This means that Europeans have no single document or card to prove that they are resident in France.

The French government acknowledged this difficulty during the lockdown when virtually all foreign travel was forbidden. Among the groups of people who were allowed to cross the border into France were French citizens and permanent residents of France.

But whereas non-Europeans were required to show proof of their residency at the border, European citizens did not and instead the government relied on people filling in a declaration sur l'honneur – sworn statement – to say that they were a full-time resident.

If you are a citizen of an EU or Schengen zone country your passport in effect acts as your residency card –  just owning an EU/Schengen zone passport means that you are entitled to live and work in France.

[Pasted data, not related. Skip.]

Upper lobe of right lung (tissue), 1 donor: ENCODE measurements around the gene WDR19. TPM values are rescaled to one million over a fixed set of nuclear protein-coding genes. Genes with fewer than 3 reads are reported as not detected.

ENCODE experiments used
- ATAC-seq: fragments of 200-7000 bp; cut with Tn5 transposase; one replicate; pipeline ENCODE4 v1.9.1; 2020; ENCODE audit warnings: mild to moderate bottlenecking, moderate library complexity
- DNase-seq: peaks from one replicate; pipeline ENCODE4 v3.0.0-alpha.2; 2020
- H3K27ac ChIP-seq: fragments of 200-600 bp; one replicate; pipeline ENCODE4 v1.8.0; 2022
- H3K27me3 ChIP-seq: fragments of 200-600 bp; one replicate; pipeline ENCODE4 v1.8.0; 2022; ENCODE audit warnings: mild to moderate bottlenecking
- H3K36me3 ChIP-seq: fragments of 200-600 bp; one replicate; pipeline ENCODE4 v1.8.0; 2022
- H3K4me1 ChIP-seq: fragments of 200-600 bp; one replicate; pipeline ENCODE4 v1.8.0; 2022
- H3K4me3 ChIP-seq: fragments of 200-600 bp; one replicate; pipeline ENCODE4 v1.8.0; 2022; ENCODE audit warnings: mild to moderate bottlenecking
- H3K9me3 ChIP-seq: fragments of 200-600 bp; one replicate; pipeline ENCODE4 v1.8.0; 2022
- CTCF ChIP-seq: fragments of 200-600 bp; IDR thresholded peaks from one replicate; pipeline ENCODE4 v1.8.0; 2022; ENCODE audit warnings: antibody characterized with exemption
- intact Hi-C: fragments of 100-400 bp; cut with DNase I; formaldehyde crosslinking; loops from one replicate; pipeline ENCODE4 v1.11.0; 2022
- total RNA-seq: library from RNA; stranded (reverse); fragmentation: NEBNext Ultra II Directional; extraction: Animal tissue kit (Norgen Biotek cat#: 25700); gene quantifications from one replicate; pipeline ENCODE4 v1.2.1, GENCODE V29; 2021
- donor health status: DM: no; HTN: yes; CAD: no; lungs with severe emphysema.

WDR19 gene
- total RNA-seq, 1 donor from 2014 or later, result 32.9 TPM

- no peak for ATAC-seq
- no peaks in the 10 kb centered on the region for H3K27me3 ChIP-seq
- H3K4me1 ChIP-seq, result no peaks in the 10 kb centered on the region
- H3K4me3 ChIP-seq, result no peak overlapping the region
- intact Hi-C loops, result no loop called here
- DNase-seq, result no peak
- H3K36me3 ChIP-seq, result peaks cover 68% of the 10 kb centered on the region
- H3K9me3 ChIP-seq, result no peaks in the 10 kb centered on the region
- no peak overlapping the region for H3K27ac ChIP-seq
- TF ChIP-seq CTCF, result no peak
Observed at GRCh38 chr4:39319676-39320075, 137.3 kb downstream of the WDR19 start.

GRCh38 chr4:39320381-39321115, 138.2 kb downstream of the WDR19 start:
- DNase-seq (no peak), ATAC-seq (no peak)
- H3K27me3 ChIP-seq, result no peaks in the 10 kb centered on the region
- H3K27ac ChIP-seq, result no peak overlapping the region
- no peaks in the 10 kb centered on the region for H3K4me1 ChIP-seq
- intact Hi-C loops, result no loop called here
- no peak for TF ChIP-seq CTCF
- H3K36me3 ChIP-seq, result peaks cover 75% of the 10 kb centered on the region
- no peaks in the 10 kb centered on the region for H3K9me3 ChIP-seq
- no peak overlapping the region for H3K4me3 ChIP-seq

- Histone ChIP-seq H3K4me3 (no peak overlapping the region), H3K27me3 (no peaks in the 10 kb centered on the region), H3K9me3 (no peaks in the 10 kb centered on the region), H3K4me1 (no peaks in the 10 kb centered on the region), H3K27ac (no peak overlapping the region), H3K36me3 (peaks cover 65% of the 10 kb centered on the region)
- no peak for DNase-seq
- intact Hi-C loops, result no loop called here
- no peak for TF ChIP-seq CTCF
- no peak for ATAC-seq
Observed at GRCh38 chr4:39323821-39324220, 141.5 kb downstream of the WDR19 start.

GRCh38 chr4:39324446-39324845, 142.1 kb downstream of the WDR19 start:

British people

As UK nationals uncomfortably straddle the gap between European but no longer EU citizens, proving residency has become a big issue.

The Brexit Withdrawal Agreement gives widespread protection to British people already living in France, and (with certain caveats) allows people who are already resident here before December 31st 2020 to stay.

READ ALSO What is the Brexit Withdrawal Agreement and does it cover me?

So the obvious question that people ask is – how do I prove that I was resident in France before that date?

This is particularly pertinent both to people who are planning to make the move shortly before the cut-off date and people who don't appear in official French systems because they are not working.

Many people have asked us if there is a way to 'register' as an official resident, and there isn't really.

What you can do instead is make sure that you are registered within all the systems you can be and have plenty of paperwork to prove that you are here. Some of the ways you can do this are;